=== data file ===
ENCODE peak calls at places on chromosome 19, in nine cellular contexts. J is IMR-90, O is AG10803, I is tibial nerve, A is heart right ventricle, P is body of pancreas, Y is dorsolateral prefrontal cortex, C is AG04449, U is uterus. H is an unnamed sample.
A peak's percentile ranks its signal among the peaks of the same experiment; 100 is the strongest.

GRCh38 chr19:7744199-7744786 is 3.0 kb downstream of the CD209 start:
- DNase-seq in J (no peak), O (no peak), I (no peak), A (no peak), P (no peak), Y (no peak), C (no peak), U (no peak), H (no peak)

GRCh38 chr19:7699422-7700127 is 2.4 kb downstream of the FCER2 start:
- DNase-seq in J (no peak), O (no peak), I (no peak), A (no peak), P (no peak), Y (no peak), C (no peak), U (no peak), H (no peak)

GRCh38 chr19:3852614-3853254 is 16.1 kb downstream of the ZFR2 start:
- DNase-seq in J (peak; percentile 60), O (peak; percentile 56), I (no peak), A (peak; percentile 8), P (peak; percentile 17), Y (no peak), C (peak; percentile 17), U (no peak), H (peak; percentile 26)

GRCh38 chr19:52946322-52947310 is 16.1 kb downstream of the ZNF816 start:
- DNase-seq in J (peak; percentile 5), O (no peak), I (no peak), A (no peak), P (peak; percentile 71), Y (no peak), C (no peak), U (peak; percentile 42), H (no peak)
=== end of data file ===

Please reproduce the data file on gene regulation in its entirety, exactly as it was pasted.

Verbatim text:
ENCODE peak calls at places on chromosome 19, in nine cellular contexts. J is IMR-90, O is AG10803, I is tibial nerve, A is heart right ventricle, P is body of pancreas, Y is dorsolateral prefrontal cortex, C is AG04449, U is uterus. H is an unnamed sample.
A peak's percentile ranks its signal among the peaks of the same experiment; 100 is the strongest.

GRCh38 chr19:7744199-7744786 is 3.0 kb downstream of the CD209 start:
- DNase-seq in J (no peak), O (no peak), I (no peak), A (no peak), P (no peak), Y (no peak), C (no peak), U (no peak), H (no peak)

GRCh38 chr19:7699422-7700127 is 2.4 kb downstream of the FCER2 start:
- DNase-seq in J (no peak), O (no peak), I (no peak), A (no peak), P (no peak), Y (no peak), C (no peak), U (no peak), H (no peak)

GRCh38 chr19:3852614-3853254 is 16.1 kb downstream of the ZFR2 start:
- DNase-seq in J (peak; percentile 60), O (peak; percentile 56), I (no peak), A (peak; percentile 8), P (peak; percentile 17), Y (no peak), C (peak; percentile 17), U (no peak), H (peak; percentile 26)

GRCh38 chr19:52946322-52947310 is 16.1 kb downstream of the ZNF816 start:
- DNase-seq in J (peak; percentile 5), O (no peak), I (no peak), A (no peak), P (peak; percentile 71), Y (no peak), C (no peak), U (peak; percentile 42), H (no peak)